TSA Tells Passengers to Not Place Personal Items in Security Bins to Combat Coronavirus
The TSA is changing its messaging about security lines in an effort to combat the spread of coronavirus.
On Wednesday, the TSA announced it will tell passengers to keep all personal items, including phones, keys, and wallets, inside their carry-on bags to avoid contamination on the security belt.
"Bins in use in the security checkpoint are like any other piece of public property and should be treated as such,” the TSA shared with Business Insider. “With hundreds of travelers coming through an airport security checkpoint each hour, the bins are a common use item.”
The government agency is also advising travelers to wash their hands before and after they go through the security line. It also noted, travelers can still bring hand sanitizer and individual wipes through security as well.
"As a reminder, travelers are permitted to bring individually-packaged alcohol or anti-bacterial wipes in carry-on or checked luggage,” the TSA said. “Jumbo containers of hand wipes are also allowed in carry-on or checked luggage. Liquid hand sanitizers also are permitted in carry-on luggage."
These new rules come on the heels of the TSA’s announcement that three agents tested positive for coronavirus at the San Jose International Airport.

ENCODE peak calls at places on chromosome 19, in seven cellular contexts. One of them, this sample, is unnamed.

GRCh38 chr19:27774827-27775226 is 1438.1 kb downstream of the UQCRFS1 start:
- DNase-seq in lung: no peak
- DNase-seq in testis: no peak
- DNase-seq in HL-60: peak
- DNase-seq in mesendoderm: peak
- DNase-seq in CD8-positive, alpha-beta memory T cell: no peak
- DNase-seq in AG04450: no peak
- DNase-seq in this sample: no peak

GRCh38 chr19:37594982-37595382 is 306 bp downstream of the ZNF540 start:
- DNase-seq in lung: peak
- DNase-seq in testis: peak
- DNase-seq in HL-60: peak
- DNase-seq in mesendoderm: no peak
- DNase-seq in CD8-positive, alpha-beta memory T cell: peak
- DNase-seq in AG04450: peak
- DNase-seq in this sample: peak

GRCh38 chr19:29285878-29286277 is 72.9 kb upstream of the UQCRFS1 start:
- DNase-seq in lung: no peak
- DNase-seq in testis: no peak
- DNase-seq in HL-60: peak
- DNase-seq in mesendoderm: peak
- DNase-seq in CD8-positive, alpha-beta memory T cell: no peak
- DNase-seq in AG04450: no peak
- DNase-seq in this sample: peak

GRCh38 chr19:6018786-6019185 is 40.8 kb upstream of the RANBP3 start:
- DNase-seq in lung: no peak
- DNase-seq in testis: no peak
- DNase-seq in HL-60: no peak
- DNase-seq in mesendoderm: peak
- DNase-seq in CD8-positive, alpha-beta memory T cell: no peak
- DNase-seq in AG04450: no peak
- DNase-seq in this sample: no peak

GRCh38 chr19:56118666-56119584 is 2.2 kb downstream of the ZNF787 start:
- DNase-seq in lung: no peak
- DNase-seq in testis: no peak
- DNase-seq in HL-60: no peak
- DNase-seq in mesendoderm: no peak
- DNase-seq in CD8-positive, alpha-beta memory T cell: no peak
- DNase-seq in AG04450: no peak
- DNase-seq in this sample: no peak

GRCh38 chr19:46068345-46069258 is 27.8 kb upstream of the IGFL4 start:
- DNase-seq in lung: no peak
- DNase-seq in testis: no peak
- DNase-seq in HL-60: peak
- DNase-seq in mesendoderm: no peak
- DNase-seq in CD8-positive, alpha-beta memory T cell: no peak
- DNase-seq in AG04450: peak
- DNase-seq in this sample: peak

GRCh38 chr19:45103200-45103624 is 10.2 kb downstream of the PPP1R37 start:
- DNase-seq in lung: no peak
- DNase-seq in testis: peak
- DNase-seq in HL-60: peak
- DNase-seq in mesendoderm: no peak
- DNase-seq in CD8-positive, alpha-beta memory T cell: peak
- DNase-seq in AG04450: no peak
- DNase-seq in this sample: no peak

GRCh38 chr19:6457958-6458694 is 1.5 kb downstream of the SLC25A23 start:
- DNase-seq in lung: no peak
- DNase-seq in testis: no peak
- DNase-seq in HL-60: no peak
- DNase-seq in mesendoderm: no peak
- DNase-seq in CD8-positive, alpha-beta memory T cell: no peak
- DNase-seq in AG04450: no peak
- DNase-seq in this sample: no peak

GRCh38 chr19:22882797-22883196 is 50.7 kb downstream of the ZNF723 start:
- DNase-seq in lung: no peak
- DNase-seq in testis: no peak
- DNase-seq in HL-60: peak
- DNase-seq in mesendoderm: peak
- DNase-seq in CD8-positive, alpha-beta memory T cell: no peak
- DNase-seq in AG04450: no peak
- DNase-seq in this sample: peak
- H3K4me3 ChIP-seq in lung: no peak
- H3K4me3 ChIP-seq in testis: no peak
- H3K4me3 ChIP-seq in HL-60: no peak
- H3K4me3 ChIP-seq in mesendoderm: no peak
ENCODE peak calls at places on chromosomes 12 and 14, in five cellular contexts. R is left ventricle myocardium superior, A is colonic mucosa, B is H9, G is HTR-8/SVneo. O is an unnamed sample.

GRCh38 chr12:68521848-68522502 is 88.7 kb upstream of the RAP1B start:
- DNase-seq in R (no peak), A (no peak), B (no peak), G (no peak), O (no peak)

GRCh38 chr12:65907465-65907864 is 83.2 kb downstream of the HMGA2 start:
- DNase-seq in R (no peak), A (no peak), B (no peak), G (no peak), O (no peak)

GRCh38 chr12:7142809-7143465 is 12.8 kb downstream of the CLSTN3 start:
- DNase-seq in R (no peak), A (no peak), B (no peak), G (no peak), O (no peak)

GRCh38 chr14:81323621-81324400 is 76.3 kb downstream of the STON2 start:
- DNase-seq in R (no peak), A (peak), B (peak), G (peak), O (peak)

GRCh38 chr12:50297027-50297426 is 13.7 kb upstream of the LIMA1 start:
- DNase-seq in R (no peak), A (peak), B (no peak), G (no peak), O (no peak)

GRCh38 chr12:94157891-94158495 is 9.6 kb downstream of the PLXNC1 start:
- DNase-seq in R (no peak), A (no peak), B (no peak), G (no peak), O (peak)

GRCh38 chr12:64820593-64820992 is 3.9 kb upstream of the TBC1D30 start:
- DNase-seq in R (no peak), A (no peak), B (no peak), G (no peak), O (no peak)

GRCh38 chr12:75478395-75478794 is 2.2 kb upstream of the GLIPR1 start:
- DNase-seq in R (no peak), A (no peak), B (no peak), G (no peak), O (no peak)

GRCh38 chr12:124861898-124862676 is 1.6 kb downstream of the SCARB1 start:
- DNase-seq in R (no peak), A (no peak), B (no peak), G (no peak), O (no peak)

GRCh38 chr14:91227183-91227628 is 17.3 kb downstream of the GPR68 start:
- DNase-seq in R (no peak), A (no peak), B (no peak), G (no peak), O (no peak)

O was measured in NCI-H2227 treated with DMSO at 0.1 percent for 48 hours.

“The officers are receiving medical care and all TSA employees they have come in contact with over the past 14 days are quarantined at home,” the TSA said in a statement. “Screening checkpoints remain open and the agency is working with the CDC, as well as the California Department of Public Health and the Santa Clara County Public Health Department to monitor the situation as well as the health and safety of our employees and the traveling public. We will update as more information becomes available.”
Truly, the security line is where you really shouldn’t take any chances with your health. According to a 2018 study in BMC Infectious Diseases, security checkpoint trays are the germiest part of any airport.
The researchers from the University of Nottingham and the Finnish National Institute for Health and Welfare found that the security trays had the highest count of bacteria. However, the trays weren’t alone in being just a bit gross. The team noted other high-risk areas included cash registers at shops, staircase railings, countertops at security checkpoints, and more. Long story short, wash your hands. A lot. And invest in hand sanitizer right now if you need to travel.
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